stanleybmanly's avatar

I too would take Trump over Cruz. @jca If Trump isn’t incentive enough to drive democrats to the polls, nothing is. I think one of the great fears of the Repubs is the very possibility of record turnout on the Democratic side.

Espiritus_Corvus's avatar

The Republicans are reporting 14 million new Republican voters. If true, yes. If true, they will get the presidency. If true, the new Republican party will be something very ugly, something far different than their Reagan myth, and something far, far, far different than the party of Eisenhower—a noble opposition.

johnpowell's avatar

@Espiritus_Corvus :: I think the big question if this turns into Trump vs Clinton is will people turn out to vote against Trump. With Obama you had people really excited to vote for him and I doubt Hillary will see the same level of passion. I’m not excited for Hillary. But I will vote since the alternative is American Horror Story.

ARE_you_kidding_me's avatar

I really don’t like Hillary, I would vote for a dried up dog turd before I would vote for her.
^^ This was me six months ago. Faced with a Hillary-Trump race even a right wig asshole like myself will throw my vote her way. jesus, I can’t believe I’m actually saying this

Espiritus_Corvus's avatar

@johnpowell Yes. But for those who are predicting doom, they need to remember there is a lot left to this race.

zenvelo's avatar

The interesting “transformation” of the GOP will be that perhaps the Fundamentalist wing will have finally lost sway in the party. Sure, the White Supremacist wing will finally be out of the closet and vocal, but the “values” wing, prevalent since Pat Buchanan’s Culture War speech in 1992, will finally crawl away.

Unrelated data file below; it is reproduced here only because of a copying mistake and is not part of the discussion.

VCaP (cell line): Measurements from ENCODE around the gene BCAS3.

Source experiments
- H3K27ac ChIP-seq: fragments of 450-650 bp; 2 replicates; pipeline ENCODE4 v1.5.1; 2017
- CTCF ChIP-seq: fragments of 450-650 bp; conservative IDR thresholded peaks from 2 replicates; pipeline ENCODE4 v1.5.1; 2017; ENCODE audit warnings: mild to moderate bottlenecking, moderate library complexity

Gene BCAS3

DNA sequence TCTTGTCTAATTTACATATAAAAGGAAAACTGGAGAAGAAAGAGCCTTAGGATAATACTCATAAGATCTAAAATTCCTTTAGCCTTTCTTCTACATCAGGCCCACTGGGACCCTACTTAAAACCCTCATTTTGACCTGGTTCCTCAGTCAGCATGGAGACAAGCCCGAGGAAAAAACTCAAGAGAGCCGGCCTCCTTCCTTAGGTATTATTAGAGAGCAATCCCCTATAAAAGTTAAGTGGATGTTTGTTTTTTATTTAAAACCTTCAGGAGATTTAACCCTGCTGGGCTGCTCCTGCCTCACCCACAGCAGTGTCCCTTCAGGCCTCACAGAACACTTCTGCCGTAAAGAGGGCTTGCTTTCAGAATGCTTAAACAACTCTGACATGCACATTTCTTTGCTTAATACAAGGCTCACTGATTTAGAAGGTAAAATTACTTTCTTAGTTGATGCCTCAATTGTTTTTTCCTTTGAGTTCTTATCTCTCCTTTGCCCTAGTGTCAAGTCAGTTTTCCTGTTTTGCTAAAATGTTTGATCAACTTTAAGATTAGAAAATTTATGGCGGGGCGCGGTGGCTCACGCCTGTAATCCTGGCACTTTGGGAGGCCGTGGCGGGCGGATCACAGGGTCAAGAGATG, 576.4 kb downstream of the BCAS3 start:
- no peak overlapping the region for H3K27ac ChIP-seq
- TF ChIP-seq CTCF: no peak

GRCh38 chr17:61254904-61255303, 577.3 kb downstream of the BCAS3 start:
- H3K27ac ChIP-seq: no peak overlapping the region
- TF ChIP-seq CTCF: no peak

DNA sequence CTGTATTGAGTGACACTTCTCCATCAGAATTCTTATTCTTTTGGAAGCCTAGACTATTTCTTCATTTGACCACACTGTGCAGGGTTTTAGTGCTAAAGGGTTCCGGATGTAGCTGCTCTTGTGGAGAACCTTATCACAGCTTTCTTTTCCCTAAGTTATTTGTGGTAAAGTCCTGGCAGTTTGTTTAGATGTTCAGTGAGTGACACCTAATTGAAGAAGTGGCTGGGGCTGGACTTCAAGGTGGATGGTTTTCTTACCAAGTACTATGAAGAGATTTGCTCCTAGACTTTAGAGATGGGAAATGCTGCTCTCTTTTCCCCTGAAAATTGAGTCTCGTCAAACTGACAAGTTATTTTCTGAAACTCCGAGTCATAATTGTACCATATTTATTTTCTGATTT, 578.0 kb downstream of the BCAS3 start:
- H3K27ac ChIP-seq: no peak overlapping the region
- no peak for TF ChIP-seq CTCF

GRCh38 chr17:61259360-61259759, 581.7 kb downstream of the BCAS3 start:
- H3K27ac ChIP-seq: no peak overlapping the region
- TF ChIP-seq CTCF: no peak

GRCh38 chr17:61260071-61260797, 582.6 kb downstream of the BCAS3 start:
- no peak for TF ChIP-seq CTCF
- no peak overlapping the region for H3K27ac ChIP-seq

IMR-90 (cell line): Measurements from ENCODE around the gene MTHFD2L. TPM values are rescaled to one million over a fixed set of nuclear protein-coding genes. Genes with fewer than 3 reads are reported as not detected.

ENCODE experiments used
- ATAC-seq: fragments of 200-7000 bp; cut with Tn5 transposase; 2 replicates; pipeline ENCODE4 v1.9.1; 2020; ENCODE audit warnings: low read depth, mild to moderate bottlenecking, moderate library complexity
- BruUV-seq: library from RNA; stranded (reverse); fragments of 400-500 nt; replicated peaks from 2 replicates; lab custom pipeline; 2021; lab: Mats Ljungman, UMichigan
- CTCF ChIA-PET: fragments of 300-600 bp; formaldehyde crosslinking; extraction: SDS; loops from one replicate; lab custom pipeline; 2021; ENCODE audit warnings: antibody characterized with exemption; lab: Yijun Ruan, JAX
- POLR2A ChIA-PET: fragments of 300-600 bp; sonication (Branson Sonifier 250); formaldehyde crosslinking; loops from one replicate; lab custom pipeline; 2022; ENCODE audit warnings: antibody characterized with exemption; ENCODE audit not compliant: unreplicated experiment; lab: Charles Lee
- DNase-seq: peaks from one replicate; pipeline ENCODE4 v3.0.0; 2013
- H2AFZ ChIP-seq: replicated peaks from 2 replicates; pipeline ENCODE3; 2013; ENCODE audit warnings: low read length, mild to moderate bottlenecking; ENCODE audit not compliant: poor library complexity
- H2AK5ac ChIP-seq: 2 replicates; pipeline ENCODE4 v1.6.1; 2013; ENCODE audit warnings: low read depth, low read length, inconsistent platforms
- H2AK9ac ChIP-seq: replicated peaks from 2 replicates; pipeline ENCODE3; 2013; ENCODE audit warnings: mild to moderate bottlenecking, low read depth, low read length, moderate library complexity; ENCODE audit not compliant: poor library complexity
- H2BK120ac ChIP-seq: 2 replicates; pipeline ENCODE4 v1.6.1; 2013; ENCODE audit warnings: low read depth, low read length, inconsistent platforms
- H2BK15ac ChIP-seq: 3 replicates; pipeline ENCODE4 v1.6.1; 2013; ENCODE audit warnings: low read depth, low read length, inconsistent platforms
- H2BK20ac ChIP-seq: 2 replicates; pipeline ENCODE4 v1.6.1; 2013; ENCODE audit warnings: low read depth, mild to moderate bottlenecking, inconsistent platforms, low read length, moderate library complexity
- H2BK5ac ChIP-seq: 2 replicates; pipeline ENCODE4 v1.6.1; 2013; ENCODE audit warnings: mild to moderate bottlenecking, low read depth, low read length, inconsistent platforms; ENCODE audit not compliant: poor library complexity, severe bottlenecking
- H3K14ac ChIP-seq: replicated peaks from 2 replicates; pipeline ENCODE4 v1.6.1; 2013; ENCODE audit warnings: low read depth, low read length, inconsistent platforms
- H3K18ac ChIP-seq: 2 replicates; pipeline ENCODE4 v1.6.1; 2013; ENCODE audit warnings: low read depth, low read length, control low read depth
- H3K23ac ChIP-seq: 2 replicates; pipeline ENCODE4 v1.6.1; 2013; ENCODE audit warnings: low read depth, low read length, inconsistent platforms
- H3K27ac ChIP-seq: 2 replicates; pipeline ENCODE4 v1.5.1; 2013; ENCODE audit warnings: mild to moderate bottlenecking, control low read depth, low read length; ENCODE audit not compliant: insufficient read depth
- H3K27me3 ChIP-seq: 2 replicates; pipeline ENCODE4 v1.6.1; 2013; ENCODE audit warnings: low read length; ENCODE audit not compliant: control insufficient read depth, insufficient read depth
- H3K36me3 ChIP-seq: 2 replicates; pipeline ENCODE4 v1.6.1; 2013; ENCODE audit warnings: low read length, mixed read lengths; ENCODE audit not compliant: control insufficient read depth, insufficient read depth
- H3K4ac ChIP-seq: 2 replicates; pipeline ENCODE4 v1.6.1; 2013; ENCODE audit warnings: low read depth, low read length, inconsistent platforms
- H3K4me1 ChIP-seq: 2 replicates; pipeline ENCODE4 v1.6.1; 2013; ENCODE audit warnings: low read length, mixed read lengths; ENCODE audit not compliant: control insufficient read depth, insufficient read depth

This year has been the outcome of years of bombast that started with Buchanan and was nurtured by Newt Gingrich over 20 years ago.

ibstubro's avatar

YES, @ARE_you_kidding_me, I can’t believe we’re actually saying saying that.

I voted UnTrump in the the Illinois primary, and it sure the hell wasn’t for that evil nut Cruz, @syz.

JeSuisRickSpringfield's avatar

Barring a brokered convention during which the party decides to say “fuck the primary voters,” Trump will be the nominee. But I’m flabbergasted by everyone who thinks he has a genuine shot to win the general election. Trump has Carter-level unfavorability numbers, and those are likely to go up after the vetting that comes with a nomination. Clinton, meanwhile, has already alienated everyone she can. Her unfavorability numbers can only come down (but they won’t—she’ll make friends with some undecideds during the campaign, but she’s not going to be making any conversions).